An audit of 202 routine abdominal and pelvic ultrasound examinations was carried out to evaluate the clinical performance and interpretation of these scans by radiographers and compare them with radiologists, and to investigate the extended role of radiographers in performing these scans. Each scan was first performed by a radiographer and then repeated by the radiologist. The findings were subsequently compared and any discrepancy resolved by re-scanning the patient with or without the involvement of an independent radiologist, or by follow-up of the patient by other imaging studies. In 158 (78.2%) scans, there was complete agreement between the radiographer’s and radiologist’s findings. In 44 scans (21.8%), there was incomplete agreement – there were 108 abnormal findings in these scans with incomplete agreement/discrepancy in 53 abnormalities. Overall, the accuracy of radiographers was 92.0% and radiologists was 91.7%; however, the accuracy rates were 94.0% and 96.4%, respectively, when minor abnormal findings without significant influence on the patient’s clinical outcome were excluded.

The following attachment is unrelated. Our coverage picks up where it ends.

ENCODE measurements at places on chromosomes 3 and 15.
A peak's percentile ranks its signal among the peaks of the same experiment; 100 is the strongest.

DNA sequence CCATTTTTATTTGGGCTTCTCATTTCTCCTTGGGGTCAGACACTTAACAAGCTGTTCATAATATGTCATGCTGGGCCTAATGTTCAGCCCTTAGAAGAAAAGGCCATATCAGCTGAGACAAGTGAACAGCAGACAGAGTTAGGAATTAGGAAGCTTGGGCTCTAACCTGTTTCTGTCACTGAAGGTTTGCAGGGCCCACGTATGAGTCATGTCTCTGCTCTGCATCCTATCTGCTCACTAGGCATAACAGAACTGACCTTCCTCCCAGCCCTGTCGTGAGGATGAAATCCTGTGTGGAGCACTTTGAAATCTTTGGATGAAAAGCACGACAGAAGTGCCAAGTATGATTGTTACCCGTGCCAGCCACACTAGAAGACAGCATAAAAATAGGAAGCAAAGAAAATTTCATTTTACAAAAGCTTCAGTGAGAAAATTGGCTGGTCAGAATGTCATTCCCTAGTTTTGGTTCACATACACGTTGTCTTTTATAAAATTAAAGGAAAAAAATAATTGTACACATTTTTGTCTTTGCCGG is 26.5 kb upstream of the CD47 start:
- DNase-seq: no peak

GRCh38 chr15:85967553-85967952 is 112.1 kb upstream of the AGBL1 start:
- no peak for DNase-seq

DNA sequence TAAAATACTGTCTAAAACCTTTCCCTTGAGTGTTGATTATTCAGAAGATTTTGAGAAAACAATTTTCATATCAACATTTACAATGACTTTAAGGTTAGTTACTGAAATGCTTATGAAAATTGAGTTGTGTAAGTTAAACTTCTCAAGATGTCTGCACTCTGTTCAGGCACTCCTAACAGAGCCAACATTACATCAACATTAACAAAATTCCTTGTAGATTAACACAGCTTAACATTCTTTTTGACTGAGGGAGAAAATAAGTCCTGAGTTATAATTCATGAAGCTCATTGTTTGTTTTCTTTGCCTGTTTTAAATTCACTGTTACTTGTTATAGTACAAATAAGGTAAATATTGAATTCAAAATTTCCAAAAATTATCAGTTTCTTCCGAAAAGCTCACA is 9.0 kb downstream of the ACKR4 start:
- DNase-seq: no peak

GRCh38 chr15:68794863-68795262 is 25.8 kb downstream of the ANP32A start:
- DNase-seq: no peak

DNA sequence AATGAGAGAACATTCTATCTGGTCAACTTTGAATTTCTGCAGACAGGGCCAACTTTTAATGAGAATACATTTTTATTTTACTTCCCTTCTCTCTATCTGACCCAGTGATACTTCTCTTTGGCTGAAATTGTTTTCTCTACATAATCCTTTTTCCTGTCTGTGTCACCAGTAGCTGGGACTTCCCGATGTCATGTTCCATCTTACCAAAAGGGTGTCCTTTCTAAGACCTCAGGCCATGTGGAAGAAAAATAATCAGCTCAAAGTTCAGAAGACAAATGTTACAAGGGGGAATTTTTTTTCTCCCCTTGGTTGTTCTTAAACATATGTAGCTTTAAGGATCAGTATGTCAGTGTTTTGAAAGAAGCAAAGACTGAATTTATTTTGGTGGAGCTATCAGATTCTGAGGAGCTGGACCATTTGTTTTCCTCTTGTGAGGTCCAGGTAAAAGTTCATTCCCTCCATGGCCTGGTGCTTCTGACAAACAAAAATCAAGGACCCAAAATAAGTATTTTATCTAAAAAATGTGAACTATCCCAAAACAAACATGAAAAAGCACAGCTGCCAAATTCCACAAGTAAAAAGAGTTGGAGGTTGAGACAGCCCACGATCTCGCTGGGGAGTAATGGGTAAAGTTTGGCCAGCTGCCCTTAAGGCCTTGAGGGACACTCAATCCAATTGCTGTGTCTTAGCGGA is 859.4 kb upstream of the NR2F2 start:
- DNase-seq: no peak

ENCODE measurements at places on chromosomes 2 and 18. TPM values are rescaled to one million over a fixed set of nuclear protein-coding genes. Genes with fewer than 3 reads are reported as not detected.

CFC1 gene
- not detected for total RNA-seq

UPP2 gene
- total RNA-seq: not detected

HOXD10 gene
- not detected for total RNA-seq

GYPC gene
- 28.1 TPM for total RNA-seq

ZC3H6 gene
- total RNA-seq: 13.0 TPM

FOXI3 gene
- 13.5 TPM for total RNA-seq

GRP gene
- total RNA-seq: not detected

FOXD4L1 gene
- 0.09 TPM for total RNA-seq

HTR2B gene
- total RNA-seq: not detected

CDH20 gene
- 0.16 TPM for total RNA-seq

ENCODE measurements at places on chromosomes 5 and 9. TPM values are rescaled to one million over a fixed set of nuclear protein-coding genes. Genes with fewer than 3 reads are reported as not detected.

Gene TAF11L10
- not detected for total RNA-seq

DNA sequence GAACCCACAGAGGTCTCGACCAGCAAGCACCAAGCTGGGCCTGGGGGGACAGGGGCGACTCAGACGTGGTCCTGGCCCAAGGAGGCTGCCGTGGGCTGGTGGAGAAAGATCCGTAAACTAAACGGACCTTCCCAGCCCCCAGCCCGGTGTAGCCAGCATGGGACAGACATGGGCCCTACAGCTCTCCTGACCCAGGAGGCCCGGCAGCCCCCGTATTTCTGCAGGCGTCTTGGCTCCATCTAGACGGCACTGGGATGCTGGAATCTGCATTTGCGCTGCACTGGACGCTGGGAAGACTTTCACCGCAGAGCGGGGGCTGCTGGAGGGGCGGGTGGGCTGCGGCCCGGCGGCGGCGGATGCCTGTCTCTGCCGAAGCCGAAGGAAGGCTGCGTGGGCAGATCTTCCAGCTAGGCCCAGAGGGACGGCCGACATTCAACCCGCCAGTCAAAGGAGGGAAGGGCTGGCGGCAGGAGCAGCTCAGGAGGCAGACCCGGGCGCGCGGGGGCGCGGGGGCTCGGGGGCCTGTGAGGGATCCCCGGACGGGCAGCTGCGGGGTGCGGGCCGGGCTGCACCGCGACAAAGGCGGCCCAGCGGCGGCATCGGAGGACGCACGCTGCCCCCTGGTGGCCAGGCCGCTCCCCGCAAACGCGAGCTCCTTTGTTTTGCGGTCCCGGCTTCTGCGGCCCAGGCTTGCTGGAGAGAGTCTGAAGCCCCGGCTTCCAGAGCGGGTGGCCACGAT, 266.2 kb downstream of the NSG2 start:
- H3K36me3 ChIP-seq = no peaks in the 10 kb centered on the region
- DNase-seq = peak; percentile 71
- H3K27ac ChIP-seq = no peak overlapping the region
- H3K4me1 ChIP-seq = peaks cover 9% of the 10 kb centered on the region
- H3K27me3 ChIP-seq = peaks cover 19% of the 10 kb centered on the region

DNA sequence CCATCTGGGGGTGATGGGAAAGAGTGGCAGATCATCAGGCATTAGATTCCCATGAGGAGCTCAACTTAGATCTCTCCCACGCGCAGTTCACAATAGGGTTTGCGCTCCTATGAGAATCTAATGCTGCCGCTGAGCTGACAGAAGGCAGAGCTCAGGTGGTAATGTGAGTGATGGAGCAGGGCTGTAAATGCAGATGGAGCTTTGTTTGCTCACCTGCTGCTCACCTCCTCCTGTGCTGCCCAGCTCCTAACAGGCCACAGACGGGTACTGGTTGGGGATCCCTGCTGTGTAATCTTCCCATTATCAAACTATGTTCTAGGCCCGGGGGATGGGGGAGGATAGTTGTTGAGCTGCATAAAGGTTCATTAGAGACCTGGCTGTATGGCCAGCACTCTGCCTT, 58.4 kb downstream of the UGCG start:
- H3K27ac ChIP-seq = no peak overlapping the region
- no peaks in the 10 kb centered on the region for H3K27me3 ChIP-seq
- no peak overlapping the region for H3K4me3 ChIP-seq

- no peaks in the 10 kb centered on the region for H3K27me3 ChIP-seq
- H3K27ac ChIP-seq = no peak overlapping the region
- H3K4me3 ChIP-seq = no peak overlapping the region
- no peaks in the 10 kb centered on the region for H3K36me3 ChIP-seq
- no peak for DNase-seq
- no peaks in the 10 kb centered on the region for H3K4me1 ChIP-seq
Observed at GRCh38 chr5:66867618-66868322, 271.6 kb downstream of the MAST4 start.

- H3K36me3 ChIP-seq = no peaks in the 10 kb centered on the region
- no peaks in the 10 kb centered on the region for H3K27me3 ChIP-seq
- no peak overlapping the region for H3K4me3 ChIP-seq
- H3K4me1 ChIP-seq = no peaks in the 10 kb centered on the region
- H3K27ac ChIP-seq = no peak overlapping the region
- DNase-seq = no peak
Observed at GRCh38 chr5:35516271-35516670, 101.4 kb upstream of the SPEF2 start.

Since its introduction into clinical practice in the early 1970s, ultrasound (US) has become firmly established as an extremely valuable imaging modality and widely used to the extent that abdominal US is the second most commonly performed imaging study (after chest radiography). Our department has also experienced a steady and significant increase in demand for US services over recent years; the number of US examinations performed annually has increased from 16,734 in 1997 to 20,845 in 2000 (Fig. 1).
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